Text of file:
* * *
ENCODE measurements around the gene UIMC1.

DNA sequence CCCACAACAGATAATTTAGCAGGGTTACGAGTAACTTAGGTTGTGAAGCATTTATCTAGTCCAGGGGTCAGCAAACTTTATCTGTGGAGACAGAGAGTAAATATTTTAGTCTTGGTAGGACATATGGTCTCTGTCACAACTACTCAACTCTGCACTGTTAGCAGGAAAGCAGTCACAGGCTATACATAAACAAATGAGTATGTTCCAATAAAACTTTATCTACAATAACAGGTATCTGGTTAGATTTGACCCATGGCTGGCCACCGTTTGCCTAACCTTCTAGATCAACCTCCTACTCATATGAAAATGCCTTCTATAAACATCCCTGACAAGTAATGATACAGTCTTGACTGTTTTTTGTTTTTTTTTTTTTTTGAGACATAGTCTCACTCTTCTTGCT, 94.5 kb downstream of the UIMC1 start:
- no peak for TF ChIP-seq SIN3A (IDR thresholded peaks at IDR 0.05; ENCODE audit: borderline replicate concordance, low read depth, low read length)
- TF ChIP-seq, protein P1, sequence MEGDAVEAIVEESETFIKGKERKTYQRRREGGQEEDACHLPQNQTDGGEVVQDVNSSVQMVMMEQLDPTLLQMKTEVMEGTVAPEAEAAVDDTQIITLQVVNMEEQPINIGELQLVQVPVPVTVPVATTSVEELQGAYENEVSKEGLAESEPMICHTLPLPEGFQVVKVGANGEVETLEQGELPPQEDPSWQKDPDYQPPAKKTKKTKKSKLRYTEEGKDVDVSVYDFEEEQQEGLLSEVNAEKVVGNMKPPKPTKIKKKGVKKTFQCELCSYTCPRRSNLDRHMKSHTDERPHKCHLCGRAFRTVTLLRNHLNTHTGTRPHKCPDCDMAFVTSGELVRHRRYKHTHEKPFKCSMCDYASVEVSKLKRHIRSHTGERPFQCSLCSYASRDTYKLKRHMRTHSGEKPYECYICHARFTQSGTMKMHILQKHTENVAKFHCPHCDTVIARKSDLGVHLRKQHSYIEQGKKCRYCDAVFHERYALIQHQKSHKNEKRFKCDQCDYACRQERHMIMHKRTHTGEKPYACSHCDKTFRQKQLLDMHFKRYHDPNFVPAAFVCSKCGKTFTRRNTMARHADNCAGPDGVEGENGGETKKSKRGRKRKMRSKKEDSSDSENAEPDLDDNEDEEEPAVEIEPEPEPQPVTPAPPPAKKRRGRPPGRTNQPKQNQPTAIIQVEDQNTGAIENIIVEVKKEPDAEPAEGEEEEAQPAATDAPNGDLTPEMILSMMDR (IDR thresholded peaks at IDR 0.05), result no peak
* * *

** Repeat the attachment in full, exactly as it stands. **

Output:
ENCODE measurements around the gene UIMC1.

DNA sequence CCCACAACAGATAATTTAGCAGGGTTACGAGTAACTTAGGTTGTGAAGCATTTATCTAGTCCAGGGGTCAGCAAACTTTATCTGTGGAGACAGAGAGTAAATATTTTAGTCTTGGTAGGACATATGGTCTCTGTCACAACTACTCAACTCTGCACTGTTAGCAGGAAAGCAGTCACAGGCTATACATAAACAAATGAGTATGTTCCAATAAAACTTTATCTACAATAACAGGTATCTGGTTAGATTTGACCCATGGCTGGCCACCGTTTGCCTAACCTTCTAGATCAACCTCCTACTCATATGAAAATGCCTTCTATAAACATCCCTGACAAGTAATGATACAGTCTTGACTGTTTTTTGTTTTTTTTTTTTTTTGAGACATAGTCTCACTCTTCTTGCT, 94.5 kb downstream of the UIMC1 start:
- no peak for TF ChIP-seq SIN3A (IDR thresholded peaks at IDR 0.05; ENCODE audit: borderline replicate concordance, low read depth, low read length)
- TF ChIP-seq, protein P1, sequence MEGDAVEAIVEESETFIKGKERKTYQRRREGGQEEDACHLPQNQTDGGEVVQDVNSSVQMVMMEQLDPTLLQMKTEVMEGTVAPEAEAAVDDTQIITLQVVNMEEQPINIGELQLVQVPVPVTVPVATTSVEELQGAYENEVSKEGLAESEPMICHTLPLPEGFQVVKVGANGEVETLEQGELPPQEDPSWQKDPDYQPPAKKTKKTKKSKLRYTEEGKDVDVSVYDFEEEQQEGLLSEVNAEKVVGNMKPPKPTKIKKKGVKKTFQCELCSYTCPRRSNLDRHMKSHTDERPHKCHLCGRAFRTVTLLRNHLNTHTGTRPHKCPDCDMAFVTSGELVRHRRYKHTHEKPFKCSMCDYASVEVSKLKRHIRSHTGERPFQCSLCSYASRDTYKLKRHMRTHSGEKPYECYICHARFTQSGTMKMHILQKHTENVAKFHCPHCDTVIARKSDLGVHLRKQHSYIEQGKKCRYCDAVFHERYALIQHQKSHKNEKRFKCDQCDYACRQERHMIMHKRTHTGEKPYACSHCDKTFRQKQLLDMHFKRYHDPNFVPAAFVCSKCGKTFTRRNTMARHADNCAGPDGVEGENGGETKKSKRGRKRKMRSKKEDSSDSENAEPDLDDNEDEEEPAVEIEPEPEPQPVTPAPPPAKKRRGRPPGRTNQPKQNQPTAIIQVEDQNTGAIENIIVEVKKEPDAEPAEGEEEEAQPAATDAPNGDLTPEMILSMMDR (IDR thresholded peaks at IDR 0.05), result no peak